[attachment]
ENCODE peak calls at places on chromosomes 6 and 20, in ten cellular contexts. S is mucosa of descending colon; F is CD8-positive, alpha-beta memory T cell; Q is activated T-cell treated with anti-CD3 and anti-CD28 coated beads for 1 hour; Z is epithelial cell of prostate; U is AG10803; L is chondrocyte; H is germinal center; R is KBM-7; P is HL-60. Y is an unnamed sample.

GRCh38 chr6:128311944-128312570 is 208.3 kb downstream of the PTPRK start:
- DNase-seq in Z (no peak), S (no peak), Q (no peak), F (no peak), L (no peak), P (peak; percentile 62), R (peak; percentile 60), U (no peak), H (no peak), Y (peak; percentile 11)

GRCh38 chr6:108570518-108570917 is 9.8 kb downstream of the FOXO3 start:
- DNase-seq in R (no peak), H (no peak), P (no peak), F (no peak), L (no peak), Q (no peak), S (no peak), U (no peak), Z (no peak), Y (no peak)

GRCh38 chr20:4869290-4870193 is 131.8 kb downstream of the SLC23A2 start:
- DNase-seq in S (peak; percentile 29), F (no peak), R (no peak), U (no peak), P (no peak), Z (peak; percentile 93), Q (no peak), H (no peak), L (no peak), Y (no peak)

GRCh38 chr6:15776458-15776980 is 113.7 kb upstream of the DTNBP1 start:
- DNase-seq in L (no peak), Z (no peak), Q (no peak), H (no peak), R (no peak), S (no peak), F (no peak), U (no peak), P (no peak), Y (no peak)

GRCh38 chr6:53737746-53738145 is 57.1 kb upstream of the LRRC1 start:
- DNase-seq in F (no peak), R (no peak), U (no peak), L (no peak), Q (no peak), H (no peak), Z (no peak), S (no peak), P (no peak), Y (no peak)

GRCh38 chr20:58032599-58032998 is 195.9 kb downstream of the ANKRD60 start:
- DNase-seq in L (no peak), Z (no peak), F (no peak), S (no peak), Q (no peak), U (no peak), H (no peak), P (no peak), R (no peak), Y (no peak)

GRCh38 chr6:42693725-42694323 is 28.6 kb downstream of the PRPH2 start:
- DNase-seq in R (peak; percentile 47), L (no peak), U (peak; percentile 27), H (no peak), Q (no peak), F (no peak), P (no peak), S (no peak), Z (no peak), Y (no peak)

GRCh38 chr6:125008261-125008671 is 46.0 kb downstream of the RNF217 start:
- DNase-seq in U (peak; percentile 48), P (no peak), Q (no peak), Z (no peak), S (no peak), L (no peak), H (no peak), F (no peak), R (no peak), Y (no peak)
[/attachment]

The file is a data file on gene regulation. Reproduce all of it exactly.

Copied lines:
ENCODE peak calls at places on chromosomes 6 and 20, in ten cellular contexts. S is mucosa of descending colon; F is CD8-positive, alpha-beta memory T cell; Q is activated T-cell treated with anti-CD3 and anti-CD28 coated beads for 1 hour; Z is epithelial cell of prostate; U is AG10803; L is chondrocyte; H is germinal center; R is KBM-7; P is HL-60. Y is an unnamed sample.

GRCh38 chr6:128311944-128312570 is 208.3 kb downstream of the PTPRK start:
- DNase-seq in Z (no peak), S (no peak), Q (no peak), F (no peak), L (no peak), P (peak; percentile 62), R (peak; percentile 60), U (no peak), H (no peak), Y (peak; percentile 11)

GRCh38 chr6:108570518-108570917 is 9.8 kb downstream of the FOXO3 start:
- DNase-seq in R (no peak), H (no peak), P (no peak), F (no peak), L (no peak), Q (no peak), S (no peak), U (no peak), Z (no peak), Y (no peak)

GRCh38 chr20:4869290-4870193 is 131.8 kb downstream of the SLC23A2 start:
- DNase-seq in S (peak; percentile 29), F (no peak), R (no peak), U (no peak), P (no peak), Z (peak; percentile 93), Q (no peak), H (no peak), L (no peak), Y (no peak)

GRCh38 chr6:15776458-15776980 is 113.7 kb upstream of the DTNBP1 start:
- DNase-seq in L (no peak), Z (no peak), Q (no peak), H (no peak), R (no peak), S (no peak), F (no peak), U (no peak), P (no peak), Y (no peak)

GRCh38 chr6:53737746-53738145 is 57.1 kb upstream of the LRRC1 start:
- DNase-seq in F (no peak), R (no peak), U (no peak), L (no peak), Q (no peak), H (no peak), Z (no peak), S (no peak), P (no peak), Y (no peak)

GRCh38 chr20:58032599-58032998 is 195.9 kb downstream of the ANKRD60 start:
- DNase-seq in L (no peak), Z (no peak), F (no peak), S (no peak), Q (no peak), U (no peak), H (no peak), P (no peak), R (no peak), Y (no peak)

GRCh38 chr6:42693725-42694323 is 28.6 kb downstream of the PRPH2 start:
- DNase-seq in R (peak; percentile 47), L (no peak), U (peak; percentile 27), H (no peak), Q (no peak), F (no peak), P (no peak), S (no peak), Z (no peak), Y (no peak)

GRCh38 chr6:125008261-125008671 is 46.0 kb downstream of the RNF217 start:
- DNase-seq in U (peak; percentile 48), P (no peak), Q (no peak), Z (no peak), S (no peak), L (no peak), H (no peak), F (no peak), R (no peak), Y (no peak)